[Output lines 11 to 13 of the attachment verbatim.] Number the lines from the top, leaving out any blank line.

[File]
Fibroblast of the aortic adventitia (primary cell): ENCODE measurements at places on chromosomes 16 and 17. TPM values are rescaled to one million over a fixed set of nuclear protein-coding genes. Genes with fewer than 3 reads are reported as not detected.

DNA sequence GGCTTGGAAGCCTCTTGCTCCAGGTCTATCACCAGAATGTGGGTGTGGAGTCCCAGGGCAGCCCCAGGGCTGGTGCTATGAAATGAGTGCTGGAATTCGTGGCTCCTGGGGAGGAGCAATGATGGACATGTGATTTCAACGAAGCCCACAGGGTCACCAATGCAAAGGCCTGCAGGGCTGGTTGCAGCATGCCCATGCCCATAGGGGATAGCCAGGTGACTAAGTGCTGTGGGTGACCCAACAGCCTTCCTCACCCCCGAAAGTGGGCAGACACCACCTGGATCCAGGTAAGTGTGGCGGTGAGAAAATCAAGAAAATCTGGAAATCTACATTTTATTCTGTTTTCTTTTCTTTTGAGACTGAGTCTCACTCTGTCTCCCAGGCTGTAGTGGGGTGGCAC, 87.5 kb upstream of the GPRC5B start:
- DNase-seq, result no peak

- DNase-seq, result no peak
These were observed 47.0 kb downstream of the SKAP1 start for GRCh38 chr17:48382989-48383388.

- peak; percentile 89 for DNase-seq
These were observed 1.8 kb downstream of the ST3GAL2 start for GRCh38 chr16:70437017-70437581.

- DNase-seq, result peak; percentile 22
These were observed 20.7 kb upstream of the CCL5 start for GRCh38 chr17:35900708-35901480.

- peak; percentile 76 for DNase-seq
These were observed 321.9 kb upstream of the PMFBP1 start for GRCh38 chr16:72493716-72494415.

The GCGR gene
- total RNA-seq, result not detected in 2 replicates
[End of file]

These were observed 321.9 kb upstream of the PMFBP1 start for GRCh38 chr16:72493716-72494415.

The GCGR gene
- total RNA-seq, result not detected in 2 replicates